PhotoEnvironmentally conscious consumers tend to look for more in a car than horsepower and aesthetic appeal. An increasing number of consumers want to know how their car will impact the environment before they choose to buy it.

But factors such as where you live and how much you can afford may rule out an electric car as your best choice. For those who want an affordable car that will contribute the fewest emissions, a new web app may prove to be a handy guide during the car buying process.

CarbonCounter, the brainchild of a group of researchers at MIT, is an app that can help you see how different cars fall on the spectrum of greenhouse gas emissions. It works by factoring in mileage and fuel type, as well as the greenhouse gases emitted during the car’s production.

Cost versus carbon emissions

On a graph, consumers can see a car’s environmental impact and how it stacks up to its price. The app can even take into account certain region-specific factors that may influence a car's impact.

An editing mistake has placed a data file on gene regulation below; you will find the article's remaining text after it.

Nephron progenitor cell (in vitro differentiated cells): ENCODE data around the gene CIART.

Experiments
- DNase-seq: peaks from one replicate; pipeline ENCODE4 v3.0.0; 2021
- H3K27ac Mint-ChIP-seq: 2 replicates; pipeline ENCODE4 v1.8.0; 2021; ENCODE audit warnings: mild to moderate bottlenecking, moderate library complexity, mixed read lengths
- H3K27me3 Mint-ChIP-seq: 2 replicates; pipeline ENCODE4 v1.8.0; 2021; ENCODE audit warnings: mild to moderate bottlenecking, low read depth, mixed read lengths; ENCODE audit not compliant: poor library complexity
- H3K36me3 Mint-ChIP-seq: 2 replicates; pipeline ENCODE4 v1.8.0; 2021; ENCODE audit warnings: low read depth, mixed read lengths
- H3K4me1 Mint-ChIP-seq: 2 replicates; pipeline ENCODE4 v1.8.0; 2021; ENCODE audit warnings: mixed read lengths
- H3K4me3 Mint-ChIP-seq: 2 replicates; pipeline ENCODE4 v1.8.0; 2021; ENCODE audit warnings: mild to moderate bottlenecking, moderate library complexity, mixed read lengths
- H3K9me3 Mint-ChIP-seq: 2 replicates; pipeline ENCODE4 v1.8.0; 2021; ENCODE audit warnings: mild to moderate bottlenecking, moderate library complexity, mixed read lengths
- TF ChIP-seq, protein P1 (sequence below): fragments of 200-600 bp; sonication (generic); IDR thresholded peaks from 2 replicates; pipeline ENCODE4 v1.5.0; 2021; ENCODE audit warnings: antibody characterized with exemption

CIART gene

While the app often shows that electric cars are your best bet, there were a few surprises. In some cases, electric cars were found to be worse for the environment than hybrids. Toyota’s Rav4 electric vehicle, for example, uses more energy than many hybrids.

Low cost of going green

In a paper on the study, which led to the creation of the app, Jessica E. Trancik, a professor of energy studies at MIT, pointed out that the cars with the lowest emissions also happened to be the most affordable.

The study found that smaller hybrids and electric cars, such as the Toyota Prius and Nissan Leaf, were among the cheapest per mile driven.

“Consumers can save money and save emissions at the same time,” Dr. Trancik told the New York Times.

Trancik's colleague and fellow study author, Geoffrey Supran PhD '16, a recent graduate in MIT's Department of Materials and Science and Engineering says the app could help steer consumers away from large, gas-guzzling trucks and SUVs -- eventually. 

"[W]e’ve got a long way to go," Supran said. "Obviously the best option is to use public transport and, when possible, to not drive at all. But for those who have to, hopefully our work can help inform a generation of more climate-conscious car buyers.”

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